Photo: Sue Aikens pours fresh water from the frozen river outside her cabin on Life Below Zero. Photo courtesy of BBC Worldwide / Provided by Nat Geo Pressroom with permission.
Sue Aikens is arguably one of the most popular reality TV stars of all time. Her adventures on Life Below Zero, the hit series from National Geographic, have riveted viewers for a number of years, and those adventures show no sign of stopping.
Aikens lives an unusual, but fulfilling life. She resides at Kavik River Camp near the Arctic National Wildlife Refuge in the northern reaches of Alaska. In other words, there is no one else around except the foxes, bears, caribou and a camera team documenting her every move as she survives and thrives against the elements.
“I’m doing my life,” Aikens said in a recent phone interview. “I’m a bull in a china shop on a good day.”
This mother and grandmother has a way with words and always has since season one of the reality series. In previous interviews with Hollywood Soapbox, she has offered some verbal goldmines: “So my brain is a little bit fried, but I’m doing good.” — “I’m one of those people: peace-love-granola-hippie-ish in my own way.” — “I am a curious little monkey, kind of a raven personality, something shiny, something interesting, something new. If it captures my attention, and I can sit in the dirt and make sand castles, I’m going to be there for a while.”
[Take a look: Can’t get enough of Hollywood Soapbox’s coverage of Sue Aikens and Life Below Zero? Well, then, click here for more revealing interviews with the reality star.]
On the new season of Life Below Zero, which kicks off Tuesday, Sept. 24 at 9 p.m., the life she has led for quite a few years is starting to catch up with her. For starters, she may lose Kavik, so she has a backup plan, which is a cabin many miles away, just waiting for her if the need arises. There’s also the physical toll of living in the Arctic; her body was struggling to withstand the daily pressures, so she has taken to training and exercise.
“You see, me, I’ve had multiple things happen to my body,” she said, referencing in particular the time she was attacked by a bear, an incident viewers will know quite well.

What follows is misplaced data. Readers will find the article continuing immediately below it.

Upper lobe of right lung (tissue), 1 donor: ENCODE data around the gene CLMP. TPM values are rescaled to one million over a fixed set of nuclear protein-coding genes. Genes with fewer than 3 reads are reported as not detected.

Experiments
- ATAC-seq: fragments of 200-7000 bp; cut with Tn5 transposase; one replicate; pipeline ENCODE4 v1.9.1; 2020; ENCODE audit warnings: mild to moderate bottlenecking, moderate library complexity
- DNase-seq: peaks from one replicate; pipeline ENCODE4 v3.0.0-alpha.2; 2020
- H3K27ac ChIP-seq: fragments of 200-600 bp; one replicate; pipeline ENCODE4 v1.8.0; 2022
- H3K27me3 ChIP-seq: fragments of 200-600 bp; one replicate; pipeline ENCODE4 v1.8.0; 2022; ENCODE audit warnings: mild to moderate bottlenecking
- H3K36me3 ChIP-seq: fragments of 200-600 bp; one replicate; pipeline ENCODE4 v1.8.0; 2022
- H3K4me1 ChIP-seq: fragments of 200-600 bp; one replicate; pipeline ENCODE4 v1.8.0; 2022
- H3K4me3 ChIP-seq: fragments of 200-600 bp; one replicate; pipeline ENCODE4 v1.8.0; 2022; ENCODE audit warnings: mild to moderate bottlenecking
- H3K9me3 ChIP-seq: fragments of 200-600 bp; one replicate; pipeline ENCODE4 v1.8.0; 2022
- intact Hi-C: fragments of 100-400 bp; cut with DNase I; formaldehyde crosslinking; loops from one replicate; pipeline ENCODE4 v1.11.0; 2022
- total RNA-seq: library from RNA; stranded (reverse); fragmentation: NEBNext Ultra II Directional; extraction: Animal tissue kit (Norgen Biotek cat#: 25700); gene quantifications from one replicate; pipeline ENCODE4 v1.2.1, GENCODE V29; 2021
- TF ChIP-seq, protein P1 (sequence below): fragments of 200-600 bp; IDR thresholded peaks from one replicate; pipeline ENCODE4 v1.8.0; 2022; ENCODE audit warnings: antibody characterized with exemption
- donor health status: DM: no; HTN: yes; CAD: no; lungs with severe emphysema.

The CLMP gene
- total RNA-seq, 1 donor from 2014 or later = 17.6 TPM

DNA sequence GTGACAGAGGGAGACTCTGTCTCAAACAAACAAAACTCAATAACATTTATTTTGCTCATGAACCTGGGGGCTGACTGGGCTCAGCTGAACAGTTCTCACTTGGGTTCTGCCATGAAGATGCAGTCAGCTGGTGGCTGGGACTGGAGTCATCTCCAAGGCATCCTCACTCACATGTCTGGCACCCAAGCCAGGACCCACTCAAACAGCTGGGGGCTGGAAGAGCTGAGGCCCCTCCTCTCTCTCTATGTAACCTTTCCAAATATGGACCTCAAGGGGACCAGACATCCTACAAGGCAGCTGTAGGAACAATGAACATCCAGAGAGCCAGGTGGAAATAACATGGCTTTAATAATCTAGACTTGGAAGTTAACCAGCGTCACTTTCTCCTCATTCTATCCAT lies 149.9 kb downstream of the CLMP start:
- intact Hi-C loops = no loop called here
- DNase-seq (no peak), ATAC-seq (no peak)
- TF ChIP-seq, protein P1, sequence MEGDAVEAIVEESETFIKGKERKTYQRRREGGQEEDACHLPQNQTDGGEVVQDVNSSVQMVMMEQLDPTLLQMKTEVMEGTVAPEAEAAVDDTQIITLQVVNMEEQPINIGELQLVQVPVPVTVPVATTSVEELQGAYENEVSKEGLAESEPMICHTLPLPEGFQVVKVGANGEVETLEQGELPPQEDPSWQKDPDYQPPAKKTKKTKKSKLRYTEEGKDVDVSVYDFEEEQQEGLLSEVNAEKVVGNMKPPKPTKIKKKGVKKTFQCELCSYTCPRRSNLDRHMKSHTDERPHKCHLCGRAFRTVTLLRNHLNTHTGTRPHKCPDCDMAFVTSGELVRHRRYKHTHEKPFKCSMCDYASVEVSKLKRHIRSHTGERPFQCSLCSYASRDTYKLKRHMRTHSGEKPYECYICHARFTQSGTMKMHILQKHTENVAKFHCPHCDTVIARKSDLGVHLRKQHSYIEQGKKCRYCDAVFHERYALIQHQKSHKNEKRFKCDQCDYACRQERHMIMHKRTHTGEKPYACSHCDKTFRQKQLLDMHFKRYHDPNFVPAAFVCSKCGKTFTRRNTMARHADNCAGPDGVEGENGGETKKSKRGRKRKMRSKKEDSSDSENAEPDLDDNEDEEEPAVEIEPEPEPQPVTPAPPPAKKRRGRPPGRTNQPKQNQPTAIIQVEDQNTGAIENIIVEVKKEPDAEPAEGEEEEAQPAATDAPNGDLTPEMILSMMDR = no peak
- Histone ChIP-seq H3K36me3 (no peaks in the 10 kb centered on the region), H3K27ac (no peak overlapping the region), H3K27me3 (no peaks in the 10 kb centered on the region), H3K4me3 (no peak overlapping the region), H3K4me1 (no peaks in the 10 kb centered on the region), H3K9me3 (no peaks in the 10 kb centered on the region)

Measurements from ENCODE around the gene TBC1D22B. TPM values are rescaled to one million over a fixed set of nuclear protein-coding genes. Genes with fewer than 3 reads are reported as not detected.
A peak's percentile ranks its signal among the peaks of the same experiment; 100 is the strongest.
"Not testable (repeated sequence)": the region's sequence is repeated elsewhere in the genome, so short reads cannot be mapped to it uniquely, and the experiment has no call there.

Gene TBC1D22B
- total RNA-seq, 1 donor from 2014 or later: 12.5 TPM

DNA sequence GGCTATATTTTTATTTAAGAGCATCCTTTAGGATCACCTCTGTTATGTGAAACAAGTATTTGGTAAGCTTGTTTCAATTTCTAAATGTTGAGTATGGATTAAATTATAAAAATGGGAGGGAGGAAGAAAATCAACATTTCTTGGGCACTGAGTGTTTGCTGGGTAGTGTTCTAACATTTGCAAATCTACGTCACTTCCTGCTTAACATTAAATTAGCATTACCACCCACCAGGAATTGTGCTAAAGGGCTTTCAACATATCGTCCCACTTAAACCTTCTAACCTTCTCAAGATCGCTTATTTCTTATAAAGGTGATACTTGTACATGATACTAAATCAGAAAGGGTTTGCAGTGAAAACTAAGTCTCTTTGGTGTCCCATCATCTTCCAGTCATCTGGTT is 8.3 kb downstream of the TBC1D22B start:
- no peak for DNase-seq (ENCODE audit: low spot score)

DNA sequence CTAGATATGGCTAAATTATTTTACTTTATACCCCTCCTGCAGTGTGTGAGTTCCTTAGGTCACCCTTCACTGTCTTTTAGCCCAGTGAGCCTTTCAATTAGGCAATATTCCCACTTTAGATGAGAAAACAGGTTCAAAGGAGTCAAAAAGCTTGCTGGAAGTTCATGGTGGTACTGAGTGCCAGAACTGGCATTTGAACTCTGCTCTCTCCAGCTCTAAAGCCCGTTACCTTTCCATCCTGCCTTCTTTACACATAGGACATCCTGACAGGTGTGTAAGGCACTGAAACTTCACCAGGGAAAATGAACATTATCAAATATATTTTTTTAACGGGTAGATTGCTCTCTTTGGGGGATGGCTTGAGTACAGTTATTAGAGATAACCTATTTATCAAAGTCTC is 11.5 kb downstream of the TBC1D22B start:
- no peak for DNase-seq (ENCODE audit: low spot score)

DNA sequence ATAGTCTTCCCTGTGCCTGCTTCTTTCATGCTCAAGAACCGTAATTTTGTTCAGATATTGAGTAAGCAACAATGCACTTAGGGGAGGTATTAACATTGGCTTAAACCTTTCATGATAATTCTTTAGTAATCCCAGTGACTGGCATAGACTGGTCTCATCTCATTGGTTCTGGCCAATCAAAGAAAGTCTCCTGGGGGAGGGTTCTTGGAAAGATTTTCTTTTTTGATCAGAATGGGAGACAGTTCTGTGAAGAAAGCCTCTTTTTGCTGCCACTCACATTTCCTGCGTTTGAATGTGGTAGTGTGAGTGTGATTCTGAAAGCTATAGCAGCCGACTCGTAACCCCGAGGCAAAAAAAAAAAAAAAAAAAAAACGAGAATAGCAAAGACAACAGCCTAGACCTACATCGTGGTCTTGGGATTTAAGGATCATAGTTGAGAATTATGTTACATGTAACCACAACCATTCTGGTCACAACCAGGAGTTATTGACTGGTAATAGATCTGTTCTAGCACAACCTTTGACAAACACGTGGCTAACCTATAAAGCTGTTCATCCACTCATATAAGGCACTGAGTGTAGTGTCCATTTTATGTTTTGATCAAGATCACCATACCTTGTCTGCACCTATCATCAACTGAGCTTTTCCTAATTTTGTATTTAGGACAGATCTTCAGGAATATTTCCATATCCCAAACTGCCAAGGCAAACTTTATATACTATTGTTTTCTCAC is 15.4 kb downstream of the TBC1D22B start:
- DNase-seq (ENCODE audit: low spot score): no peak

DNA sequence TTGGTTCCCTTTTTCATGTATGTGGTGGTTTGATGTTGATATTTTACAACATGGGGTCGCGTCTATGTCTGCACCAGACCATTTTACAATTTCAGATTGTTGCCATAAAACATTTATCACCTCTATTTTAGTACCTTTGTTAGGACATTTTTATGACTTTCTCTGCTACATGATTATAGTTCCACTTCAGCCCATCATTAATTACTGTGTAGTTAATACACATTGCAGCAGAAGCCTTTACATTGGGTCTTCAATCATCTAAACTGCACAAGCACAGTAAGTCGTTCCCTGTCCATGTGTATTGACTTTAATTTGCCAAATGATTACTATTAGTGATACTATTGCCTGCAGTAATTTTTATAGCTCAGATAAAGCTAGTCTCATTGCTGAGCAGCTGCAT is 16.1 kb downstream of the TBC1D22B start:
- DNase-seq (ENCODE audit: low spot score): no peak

Aikens said the state of Alaska and the federal government are always going to be interested in picking up the lease for Kavik, and she has no real rights when it comes to the land. She only owns the equipment and improvements she has made to the camp, which are considerable.
“I don’t know when the hammer will fall at Kavik,” she said with almost a despondent air.
However, purchasing and maintaining the new cabin, although certainly not a Kavik-like property, has kept her busy. She is fixing items on the new building by hand and taking her time, ensuring she’s in shape if she ever has to make the trek from Kavik to the cabin for a more permanent stay.
In fact, her cleaning up of the cabin mirrors what she did with the Kavik land way back when. She said that when she first arrived at Kavik, the camp had a lot of garbage thrown around, and the bears were feasting all the time.
“At that moment one of the bears — Marty — came charging through the fog,” she remembers about those early days at Kavik. “So I saw the challenge of cleaning it up.”
Make no mistake about it, Aikens would like to stay at Kavik, but she realizes that she needs a backup plan. TV viewers of Life Below Zero will know many of these motivations and developments because she is extremely open with the camera, and has been for several years, detailing how she is overcoming the expected and unexpected obstacles of this remote life.
One of the chief draws to the Kavik property are the 12-15 foxes that populate the local area. She called the animals her friends, and she teared up during the interview when thinking about not seeing them anymore.
“I try to be the best me,” she said.
Having spent so many years near the top part of planet Earth, Aikens has a unique take on the seasons of the year. For her, winter extends into late May, and she doesn’t think about warmth until the sun returns on the horizon.
She loves how the light can play visual dances for her, a one-woman audience. She commented on the “1 million acres blanketed with the most brilliant colors — a myriad of colors.”
Aikens said based on who she is and how she’s lived her life, her soul has had the chance to live. She often uses the metaphor of being a lighthouse keeper at the top of the world, and talking about those 9-to-5er’s down below, she had this to say: “They think about wanderlust, but I live wanderlust.”
Ditto for the animals she encounters on an almost daily basis. She can get quite close to them, both physically and emotionally, and she sees something special in their eyes, perhaps something others might see in Aikens’ own eyes. “I think with animals you can see the history of the wild in their eyes,” she said. “You can see the wisdom.”
She added: “It’s about accepting that there’s an ecosystem, and I have a place in it.”
By John Soltes / Publisher / John@HollywoodSoapbox.com
Life Below Zero, featuring Sue Aikens, returns Tuesday, Sept. 24 at 9 p.m. Click here for more information.